My Boy Jack (30-1): Must be given a punchers chance for his big closing kick, given the length of the Derby and that front runners will be tiring in the long stretch run. Trained by Keith Desormeaux and ridden by Kent Desormeaux, he is coming off a win in the Lexington in mid-April. He’s run in five straight graded races and has been no worse than third in the last four. Here is something to consider if you are playing trifectas or superfectas – late runners often pick off tiring horses or horses that are not being ridden because the jockey realizes they have no shot to win. My Boy Jack is the type that could get up for third or fourth with a late run. Let that sink in.

Longshots

Enticed (30-1): Another horse that has spent recent prep races in New York. Trained by Kiaran McLaughlin and ridden by Junior Alvarado, he was second to Vino Rosso in the Wood and won the Gotham before that. As much as I would like to make a case for the horse given the odds, I can’t.

Flameaway (30-1): Will be one of the pace factors as the Mark Casse runner loves to go to the front out of the gate. Jose Lezcano has been up for the last three mounts – a win in the Sam Davis (Tampa), followed by second-place finishes in both the Tampa Bay Derby and the Blue Grass. For a front runner to win the Derby, they need an early lead and not one where they are pressured from the beginning. That won’t be the case here and I just don’t see the early speed holding with the wealth of talented closers.

Solomini (30-1): Another Baffert horse and one I have liked since his second-place finish to Good Magic in the BC Juvenile. Since then he finished first in the Los Alamitos Futurity (he was disqualified and placed third), then was second and third behind Magnum Moon in the Rebel and Arkansas Derby. He’s another that prefers to come from off the pace.

Noble Indy (30-1): Has won three of four starts for Pletcher and has been favored in three of his four starts, but this one has the feel of the fourth bullet in the Pletcher arsenal. He prepped in Louisiana, running third in the Risen Star before coming back to win the Louisiana Derby. He has improved in each of his four starts and you could make a case the best is yet to come. However, I just think the other three Pletcher runners are a notch above. Florent Geroux gets the call.

Instilled Regard (50-1): I would like nothing more than to be able to make a case of this Jerry Hollendorfer horse and after he won the LeComte at the Fair Grounds back in January, there seemed to be some steam building. But since then, a fourth in the Risen Star and the Santa Anita Derby has greatly tempered expectations. Drayden Van Dyke -who rode the horse in the Los Al Futurity in December – gets the mount on a horse that wasn’t original 20-horse field, gaining entrance to the race with a scratch.

Stay Out of the Way

Promises Fulfilled (30-1): How are people still lining up to support this Dale Romans horse? In the beginning of March, I could have seen it as he had three, front running wins in four starts, including the Fountain of Youth. But in his last start, the Florida Derby, he set the early pace, then stopped after a fast, early pace, finishing ninth by 35 lengths. Now just a touch over a month later, he can’t be expected to survive a front-running pace dual like the Derby will produce. My hope is he stays out of the way of the contenders when he is going backwards in the lane. Corey Lanerie is the jockey.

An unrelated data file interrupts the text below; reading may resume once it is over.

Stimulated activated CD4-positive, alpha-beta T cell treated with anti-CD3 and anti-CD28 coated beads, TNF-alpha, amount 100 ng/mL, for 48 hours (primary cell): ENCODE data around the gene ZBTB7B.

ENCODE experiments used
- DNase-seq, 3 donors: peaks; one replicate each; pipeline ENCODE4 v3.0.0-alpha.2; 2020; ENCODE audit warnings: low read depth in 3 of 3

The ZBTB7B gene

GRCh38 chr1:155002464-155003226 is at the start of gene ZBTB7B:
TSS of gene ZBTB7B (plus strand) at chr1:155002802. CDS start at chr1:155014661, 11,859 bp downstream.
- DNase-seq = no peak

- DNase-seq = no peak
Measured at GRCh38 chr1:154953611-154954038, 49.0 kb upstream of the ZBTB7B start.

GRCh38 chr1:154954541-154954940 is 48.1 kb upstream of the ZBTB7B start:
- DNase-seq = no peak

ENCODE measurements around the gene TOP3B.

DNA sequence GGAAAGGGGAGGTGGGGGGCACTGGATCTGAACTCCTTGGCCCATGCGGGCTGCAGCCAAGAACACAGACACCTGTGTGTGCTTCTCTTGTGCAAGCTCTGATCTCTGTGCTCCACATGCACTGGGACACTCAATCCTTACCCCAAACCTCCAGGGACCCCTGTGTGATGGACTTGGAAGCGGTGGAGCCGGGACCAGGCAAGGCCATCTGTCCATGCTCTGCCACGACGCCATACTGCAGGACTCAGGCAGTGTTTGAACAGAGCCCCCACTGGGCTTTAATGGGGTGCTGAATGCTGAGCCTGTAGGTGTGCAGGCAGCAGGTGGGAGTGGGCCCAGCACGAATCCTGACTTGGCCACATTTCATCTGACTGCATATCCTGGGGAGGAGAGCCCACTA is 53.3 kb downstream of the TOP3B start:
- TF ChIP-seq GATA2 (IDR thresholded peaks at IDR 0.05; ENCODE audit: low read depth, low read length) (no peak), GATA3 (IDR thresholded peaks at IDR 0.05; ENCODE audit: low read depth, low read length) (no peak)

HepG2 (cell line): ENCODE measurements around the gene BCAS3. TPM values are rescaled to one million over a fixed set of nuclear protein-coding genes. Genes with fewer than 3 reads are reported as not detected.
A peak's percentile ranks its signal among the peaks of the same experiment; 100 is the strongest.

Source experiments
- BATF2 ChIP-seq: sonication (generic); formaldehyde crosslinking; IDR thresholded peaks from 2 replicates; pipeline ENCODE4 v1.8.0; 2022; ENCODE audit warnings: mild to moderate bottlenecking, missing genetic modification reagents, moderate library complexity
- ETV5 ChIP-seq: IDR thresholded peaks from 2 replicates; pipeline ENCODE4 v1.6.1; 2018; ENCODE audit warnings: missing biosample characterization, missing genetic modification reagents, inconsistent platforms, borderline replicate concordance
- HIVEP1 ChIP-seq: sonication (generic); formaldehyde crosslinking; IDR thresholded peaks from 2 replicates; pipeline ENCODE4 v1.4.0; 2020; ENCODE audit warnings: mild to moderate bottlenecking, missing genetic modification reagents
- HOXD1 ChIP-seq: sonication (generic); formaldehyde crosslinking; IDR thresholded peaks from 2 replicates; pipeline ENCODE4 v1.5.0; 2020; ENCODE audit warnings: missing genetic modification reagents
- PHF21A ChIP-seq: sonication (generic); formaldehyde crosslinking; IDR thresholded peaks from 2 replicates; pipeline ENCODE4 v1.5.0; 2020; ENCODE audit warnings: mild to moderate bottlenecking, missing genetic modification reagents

Free Drop Billy (30-1): Can’t endorse a horse that has shipped to run three different states for Romans and didn’t win one of those races. I can’t help but feel the connections kept searching for a spot the horse could win and couldn’t do it. A second in the Holy Bull and a third in the Gotham was followed by a fourth in the Blue Grass in his most recent start. Will be back in the pack – hopefully he stays there. Robby Albarado gets the call.

Firenze Fire (50-1): Drew the rail and here’s hoping he goes backwards out of the gate and stays there. There was reason for optimism early in the year when he won the Jerome for Jason Service, and maybe a bit when he was second in the Withers. But uninspired efforts finishing fourth in both the Gotham and the Wood leave little reason for hope.

Lone Sailor (50-1): Was totally undistinguished until running second in the Louisiana Derby at almost 10-1. In his other two starts for this year for trainer Thomas Amoss he was ninth in the LeComte and second in an optional claimer, also both at the Fair Grounds.  He did run second in the Street Sense last October at Churchill Downs, so there has been some success over the track.

Bravazo (50-1): The winner of the Risen Star at 21-1, then came back as one of the favorites in the Louisiana Derby and ran like a 21-1 shot, finishing a badly beaten ninth. The legendary trainer D Wayne Lukas is the trainer but expecting this horse to have a shot is a huge reach. He could have an impact in the race as one of the early pace setters, helping to guarantee a fast, early pace that will set it up for the closers.

Combatant (50-1): Drew the No. 20 post and comes to the race after prepping in Arkansas. The Steve Asmussen horse appears to be going backwards as a second in the Southwest was followed by a third in the Rebel and a fourth in the Arkansas Derby. There’s a lot of work to do for a favored runner from the No. 20 post and for a long shot, no chance.

Blended Citizen (50-1): The horse on the also eligible list, I would love to see him to get into the race for jockey Kyle Frey, who has spent plenty of time riding in Northern California could get a Derby mount. He was fifth for Doug O’Neill in the Blue Grass and needs someone to drop out to get a spot.

My Ticket

On the win end, I will go with Audible, doubling my win bet with a place bet – a regular practice of mine. Been a fan of Audible since the beginning and there’s no reason to change now. Having your top pick win the Derby is nice, but the money is in the exotics, so we must load up on the exacta and trifecta, bets that pay much more in the Derby than they do the rest of the year.

I will use five horses in box for both the exacta and trifecta, spreading between some of the favorites and some value priced horses. You must take a stand against some horses that others love, and I will do that here.

The five horses I will use on my ticket are: Audible, Justify, Bolt d’Oro, Good Magic and My Boy Jack. Audible is my top choice, so obviously he is on my ticket. Even though I am not sold 100 percent on Justify, the horse may be a monster and it would scare me to leave him off my ticket. Bolt d’Oro is a horse I like from California and I think is getting overlooked in large part to the early excellence of Justify. Good Magic is a horse that needed the start in the Fountain of Youth, then turned in a nice win in the Blue Grass. Third start off the break may be the key. Finally, My Boy Jack is going to be picking off horses in the lane and as mentioned above, it is entirely plausible he could finish as high as second or third at a heck of a price.

By Dennis Miller